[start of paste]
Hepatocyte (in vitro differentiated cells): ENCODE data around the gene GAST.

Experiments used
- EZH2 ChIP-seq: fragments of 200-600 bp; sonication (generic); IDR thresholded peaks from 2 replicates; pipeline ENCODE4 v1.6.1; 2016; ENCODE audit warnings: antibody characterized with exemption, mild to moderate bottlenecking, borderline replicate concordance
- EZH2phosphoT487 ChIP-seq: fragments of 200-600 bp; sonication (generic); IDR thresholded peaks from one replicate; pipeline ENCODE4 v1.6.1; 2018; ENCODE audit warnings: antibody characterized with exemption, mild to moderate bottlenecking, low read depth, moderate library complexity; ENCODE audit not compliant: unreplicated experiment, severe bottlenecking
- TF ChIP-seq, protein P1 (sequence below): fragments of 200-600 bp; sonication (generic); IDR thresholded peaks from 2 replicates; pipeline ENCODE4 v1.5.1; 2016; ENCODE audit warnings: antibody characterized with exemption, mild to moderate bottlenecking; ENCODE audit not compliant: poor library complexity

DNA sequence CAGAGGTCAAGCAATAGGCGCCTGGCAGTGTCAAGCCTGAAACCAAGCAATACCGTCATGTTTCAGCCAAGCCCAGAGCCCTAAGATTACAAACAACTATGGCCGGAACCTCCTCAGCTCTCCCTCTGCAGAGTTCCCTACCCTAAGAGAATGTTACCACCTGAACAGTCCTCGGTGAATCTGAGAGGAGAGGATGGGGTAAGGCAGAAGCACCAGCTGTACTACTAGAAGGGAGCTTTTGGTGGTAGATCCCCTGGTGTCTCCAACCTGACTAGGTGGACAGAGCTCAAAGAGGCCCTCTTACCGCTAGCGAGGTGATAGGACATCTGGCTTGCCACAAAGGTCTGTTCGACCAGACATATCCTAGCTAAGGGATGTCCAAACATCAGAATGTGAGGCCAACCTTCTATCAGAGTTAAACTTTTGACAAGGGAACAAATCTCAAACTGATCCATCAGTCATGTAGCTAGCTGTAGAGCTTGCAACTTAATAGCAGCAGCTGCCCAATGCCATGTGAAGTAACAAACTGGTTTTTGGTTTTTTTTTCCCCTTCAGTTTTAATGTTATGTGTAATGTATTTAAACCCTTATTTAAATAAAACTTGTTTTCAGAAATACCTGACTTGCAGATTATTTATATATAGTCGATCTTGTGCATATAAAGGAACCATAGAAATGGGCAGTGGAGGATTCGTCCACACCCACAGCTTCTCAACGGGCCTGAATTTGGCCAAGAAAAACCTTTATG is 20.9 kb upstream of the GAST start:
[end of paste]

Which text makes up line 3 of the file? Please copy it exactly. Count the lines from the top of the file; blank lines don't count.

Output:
- EZH2 ChIP-seq: fragments of 200-600 bp; sonication (generic); IDR thresholded peaks from 2 replicates; pipeline ENCODE4 v1.6.1; 2016; ENCODE audit warnings: antibody characterized with exemption, mild to moderate bottlenecking, borderline replicate concordance